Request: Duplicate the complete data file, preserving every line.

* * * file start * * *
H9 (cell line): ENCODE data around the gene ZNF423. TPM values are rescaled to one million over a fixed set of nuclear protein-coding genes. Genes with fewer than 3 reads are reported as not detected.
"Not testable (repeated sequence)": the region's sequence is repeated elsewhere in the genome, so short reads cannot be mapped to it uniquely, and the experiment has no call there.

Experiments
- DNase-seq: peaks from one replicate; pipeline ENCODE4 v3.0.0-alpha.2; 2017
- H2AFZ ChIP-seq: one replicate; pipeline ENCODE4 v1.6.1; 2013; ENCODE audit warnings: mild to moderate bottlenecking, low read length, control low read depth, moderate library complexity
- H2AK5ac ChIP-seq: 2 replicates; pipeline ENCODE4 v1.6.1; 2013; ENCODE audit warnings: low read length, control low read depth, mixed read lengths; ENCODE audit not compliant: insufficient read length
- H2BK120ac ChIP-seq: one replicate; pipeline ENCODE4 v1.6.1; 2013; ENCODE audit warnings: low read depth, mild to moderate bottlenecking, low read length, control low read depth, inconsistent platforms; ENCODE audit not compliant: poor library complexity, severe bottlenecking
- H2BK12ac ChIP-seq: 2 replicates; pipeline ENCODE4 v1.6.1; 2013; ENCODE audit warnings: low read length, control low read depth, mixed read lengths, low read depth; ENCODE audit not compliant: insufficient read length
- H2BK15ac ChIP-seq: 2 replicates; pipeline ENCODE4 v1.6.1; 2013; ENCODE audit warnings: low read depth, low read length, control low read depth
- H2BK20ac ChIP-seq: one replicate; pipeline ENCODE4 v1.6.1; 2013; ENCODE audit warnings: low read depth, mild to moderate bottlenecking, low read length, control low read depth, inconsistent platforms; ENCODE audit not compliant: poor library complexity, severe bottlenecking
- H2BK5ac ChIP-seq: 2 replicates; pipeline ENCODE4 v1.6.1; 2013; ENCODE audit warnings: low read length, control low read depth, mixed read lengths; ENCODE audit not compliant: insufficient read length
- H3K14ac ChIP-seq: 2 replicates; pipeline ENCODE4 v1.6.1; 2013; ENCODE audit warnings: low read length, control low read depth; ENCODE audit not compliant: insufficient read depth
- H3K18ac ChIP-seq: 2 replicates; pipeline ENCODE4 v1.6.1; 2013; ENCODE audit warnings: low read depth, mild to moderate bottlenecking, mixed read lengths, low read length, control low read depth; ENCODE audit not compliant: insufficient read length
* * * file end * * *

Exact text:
H9 (cell line): ENCODE data around the gene ZNF423. TPM values are rescaled to one million over a fixed set of nuclear protein-coding genes. Genes with fewer than 3 reads are reported as not detected.
"Not testable (repeated sequence)": the region's sequence is repeated elsewhere in the genome, so short reads cannot be mapped to it uniquely, and the experiment has no call there.

Experiments
- DNase-seq: peaks from one replicate; pipeline ENCODE4 v3.0.0-alpha.2; 2017
- H2AFZ ChIP-seq: one replicate; pipeline ENCODE4 v1.6.1; 2013; ENCODE audit warnings: mild to moderate bottlenecking, low read length, control low read depth, moderate library complexity
- H2AK5ac ChIP-seq: 2 replicates; pipeline ENCODE4 v1.6.1; 2013; ENCODE audit warnings: low read length, control low read depth, mixed read lengths; ENCODE audit not compliant: insufficient read length
- H2BK120ac ChIP-seq: one replicate; pipeline ENCODE4 v1.6.1; 2013; ENCODE audit warnings: low read depth, mild to moderate bottlenecking, low read length, control low read depth, inconsistent platforms; ENCODE audit not compliant: poor library complexity, severe bottlenecking
- H2BK12ac ChIP-seq: 2 replicates; pipeline ENCODE4 v1.6.1; 2013; ENCODE audit warnings: low read length, control low read depth, mixed read lengths, low read depth; ENCODE audit not compliant: insufficient read length
- H2BK15ac ChIP-seq: 2 replicates; pipeline ENCODE4 v1.6.1; 2013; ENCODE audit warnings: low read depth, low read length, control low read depth
- H2BK20ac ChIP-seq: one replicate; pipeline ENCODE4 v1.6.1; 2013; ENCODE audit warnings: low read depth, mild to moderate bottlenecking, low read length, control low read depth, inconsistent platforms; ENCODE audit not compliant: poor library complexity, severe bottlenecking
- H2BK5ac ChIP-seq: 2 replicates; pipeline ENCODE4 v1.6.1; 2013; ENCODE audit warnings: low read length, control low read depth, mixed read lengths; ENCODE audit not compliant: insufficient read length
- H3K14ac ChIP-seq: 2 replicates; pipeline ENCODE4 v1.6.1; 2013; ENCODE audit warnings: low read length, control low read depth; ENCODE audit not compliant: insufficient read depth
- H3K18ac ChIP-seq: 2 replicates; pipeline ENCODE4 v1.6.1; 2013; ENCODE audit warnings: low read depth, mild to moderate bottlenecking, mixed read lengths, low read length, control low read depth; ENCODE audit not compliant: insufficient read length